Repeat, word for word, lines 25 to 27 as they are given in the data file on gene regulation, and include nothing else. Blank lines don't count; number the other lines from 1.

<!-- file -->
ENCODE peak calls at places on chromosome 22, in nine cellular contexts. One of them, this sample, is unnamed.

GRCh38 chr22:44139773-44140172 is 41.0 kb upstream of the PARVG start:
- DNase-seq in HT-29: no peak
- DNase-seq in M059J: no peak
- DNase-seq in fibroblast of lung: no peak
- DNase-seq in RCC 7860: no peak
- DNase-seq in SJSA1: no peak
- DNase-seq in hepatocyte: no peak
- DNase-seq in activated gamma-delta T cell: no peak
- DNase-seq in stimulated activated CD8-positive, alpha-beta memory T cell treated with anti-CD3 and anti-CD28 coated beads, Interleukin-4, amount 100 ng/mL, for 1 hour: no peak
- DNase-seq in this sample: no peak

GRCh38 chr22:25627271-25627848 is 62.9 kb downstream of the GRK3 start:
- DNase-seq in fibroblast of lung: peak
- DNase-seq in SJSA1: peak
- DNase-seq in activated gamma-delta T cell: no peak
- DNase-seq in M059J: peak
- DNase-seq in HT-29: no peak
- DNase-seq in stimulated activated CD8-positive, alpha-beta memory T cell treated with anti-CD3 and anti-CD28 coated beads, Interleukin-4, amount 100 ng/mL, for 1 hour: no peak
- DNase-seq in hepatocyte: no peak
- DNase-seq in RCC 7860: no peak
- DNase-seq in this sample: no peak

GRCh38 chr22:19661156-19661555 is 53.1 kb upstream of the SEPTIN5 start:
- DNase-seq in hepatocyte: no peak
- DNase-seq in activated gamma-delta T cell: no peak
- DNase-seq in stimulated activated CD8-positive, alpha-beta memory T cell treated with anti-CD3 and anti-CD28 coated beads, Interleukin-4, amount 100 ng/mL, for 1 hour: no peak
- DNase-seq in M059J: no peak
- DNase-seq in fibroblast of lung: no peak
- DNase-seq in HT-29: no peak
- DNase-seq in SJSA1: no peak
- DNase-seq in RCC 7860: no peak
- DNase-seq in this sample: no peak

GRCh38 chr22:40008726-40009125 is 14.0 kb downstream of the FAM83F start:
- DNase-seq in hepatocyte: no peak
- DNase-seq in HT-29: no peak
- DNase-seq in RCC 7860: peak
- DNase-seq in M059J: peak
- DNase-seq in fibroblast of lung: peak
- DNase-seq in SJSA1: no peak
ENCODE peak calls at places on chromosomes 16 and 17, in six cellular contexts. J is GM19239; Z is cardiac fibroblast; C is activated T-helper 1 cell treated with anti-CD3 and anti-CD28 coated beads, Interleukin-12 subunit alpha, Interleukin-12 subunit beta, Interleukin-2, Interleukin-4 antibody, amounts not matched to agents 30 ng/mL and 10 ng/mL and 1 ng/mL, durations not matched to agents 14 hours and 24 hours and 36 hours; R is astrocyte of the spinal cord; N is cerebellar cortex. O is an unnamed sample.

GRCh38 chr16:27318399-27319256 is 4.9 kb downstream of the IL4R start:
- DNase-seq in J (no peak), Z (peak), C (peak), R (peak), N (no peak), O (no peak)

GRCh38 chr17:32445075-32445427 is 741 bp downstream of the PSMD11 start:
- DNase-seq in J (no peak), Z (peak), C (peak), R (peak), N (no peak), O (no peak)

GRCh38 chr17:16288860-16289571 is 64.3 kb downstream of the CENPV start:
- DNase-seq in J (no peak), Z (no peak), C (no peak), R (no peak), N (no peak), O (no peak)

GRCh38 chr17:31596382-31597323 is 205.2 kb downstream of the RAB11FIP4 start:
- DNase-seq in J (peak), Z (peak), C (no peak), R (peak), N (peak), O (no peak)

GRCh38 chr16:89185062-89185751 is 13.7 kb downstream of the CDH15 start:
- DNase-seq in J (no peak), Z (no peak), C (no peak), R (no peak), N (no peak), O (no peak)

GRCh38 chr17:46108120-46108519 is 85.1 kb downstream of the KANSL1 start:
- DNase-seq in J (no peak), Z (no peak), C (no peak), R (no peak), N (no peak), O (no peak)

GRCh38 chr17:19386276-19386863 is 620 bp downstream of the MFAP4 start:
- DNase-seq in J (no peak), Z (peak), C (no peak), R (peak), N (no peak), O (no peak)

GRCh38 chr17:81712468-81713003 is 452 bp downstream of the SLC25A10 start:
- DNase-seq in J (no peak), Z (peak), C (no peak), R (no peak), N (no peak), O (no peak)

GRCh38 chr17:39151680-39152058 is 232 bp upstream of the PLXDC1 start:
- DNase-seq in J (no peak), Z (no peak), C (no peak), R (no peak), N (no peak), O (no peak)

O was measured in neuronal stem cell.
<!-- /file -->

- DNase-seq in stimulated activated CD8-positive, alpha-beta memory T cell treated with anti-CD3 and anti-CD28 coated beads, Interleukin-4, amount 100 ng/mL, for 1 hour: no peak
- DNase-seq in M059J: no peak
- DNase-seq in fibroblast of lung: no peak